Installed Wed Nov 9 21:41:56 GMT 2005
> I thought I would let you know what an improvement I obtained in my
> ability to handle the floods of email we all get, by moving from VM to
> thunderbird with IMAP.
I am glad to hear things are working well for you! I have tried Imap but
prefer my pine and Ved-based interface, which is partly like VM, but
sufficiently different to keep me satisfied for some time to come.
> Here are the top 3 benefits.
> * I can now do email from a variety of different computers; the laptop
> by my bed, my desktop at work, my desktop at home, etc, and I see the
> same context each time. There are no synchronisation problems.
Me too. From most places in the world, if I can connect at all, I can
use ssh in a plain text window to my desktop machine (or tinky or
wallace) then run either pine or my editor to process email (often
starting with pine to do rapid deletions and some sorting). On a slow
link that can support very much faster interaction than using a
graphical tool. (I can use the same mechanism to log in to my home
machine to read mail got by fetchmail in my absence).
I often stay connected remotely for hours on end, and it is just like
sitting in my office. The only disadvantage is that it is possible for
the imap server to be up and running when I can't log through because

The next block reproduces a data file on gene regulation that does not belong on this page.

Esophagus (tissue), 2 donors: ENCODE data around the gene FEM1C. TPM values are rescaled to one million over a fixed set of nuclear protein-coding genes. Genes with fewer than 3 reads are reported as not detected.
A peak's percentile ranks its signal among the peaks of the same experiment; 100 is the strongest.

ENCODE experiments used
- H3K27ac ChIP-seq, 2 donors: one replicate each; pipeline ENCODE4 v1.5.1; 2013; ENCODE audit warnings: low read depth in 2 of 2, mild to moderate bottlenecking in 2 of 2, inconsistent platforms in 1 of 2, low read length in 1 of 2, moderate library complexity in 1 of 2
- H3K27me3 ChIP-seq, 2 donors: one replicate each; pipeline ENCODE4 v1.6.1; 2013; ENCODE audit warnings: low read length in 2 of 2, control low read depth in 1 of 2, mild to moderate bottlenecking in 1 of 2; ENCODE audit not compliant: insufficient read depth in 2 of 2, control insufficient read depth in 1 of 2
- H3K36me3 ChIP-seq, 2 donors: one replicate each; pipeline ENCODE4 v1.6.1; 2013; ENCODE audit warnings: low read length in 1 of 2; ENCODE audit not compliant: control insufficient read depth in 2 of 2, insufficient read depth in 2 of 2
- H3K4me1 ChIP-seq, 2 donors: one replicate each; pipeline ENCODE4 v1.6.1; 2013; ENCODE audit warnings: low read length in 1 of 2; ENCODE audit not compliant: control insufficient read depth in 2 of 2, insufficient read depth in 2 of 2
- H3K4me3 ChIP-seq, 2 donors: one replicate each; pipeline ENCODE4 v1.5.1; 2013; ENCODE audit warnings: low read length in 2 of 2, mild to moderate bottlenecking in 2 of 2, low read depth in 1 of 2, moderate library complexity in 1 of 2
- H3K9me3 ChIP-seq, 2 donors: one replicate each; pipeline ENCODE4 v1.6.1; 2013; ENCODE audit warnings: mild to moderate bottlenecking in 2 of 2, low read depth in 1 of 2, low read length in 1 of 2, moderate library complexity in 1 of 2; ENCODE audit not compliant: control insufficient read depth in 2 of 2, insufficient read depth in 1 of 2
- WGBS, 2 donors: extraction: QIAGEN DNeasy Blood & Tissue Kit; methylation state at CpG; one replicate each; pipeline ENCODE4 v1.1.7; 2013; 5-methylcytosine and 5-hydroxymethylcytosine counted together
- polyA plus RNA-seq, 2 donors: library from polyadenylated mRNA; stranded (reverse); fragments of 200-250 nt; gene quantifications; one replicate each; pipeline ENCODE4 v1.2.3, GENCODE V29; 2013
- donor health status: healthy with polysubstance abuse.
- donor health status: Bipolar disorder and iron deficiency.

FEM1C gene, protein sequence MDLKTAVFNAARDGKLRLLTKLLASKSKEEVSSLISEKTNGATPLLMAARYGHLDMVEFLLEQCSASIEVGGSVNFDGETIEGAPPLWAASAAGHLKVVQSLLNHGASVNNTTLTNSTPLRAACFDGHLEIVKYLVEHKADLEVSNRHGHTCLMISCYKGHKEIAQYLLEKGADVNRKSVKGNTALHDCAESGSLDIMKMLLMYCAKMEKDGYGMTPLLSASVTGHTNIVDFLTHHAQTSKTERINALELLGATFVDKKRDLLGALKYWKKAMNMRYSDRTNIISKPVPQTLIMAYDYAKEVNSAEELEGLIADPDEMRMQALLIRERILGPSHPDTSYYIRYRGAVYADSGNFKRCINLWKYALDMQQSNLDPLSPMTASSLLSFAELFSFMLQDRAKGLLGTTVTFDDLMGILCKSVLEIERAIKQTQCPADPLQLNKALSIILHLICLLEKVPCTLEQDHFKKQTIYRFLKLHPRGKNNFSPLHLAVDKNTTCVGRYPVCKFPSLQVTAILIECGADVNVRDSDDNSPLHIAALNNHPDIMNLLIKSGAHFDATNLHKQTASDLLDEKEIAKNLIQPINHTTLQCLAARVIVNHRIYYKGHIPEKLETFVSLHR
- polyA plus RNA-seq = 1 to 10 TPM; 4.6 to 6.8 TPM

other machines are down, or the subnet they are on is broken, but on
those (very rare) occasions I can use webmail (which I don't like).
> * I can easily find an email I know I got a while ago. (Of course VM
> also offers search facilities, but they are just not as well engineered.)
I suspect that my combination of leaving some things in $MAIL and other
things in multi-message files (not directories) sorted by month except
for a tiny subset of mail that goes into project mail files or personal
mail files, makes things much nicer than VM (which I believe is based on
mh which, by default, puts each message in a separate file, which I
could not stand).
Don't you have problems when you can't recall whether something is in
a mail file or in some other place? You then have to switch tools.
> * I can handle attachments and html mails easily. (Again, possible in VM
> if you are willing to struggle; no struggling required for thunderbird.)
Pine does all that easily, but I prefer to use my editor. So, after
struggling a few years ago I re-programmed my Ved-based mail front end
(all written in pop11) to handle attachments, and to convert html or
mime-encoded text to plain text. Of course, if you saw me do it you
might not like the interface, but it works for me. E.g. I can see the
'name' or 'filename' field in the attachment, then edit it (or insert
one if it is not there) and then give the command to save and decode the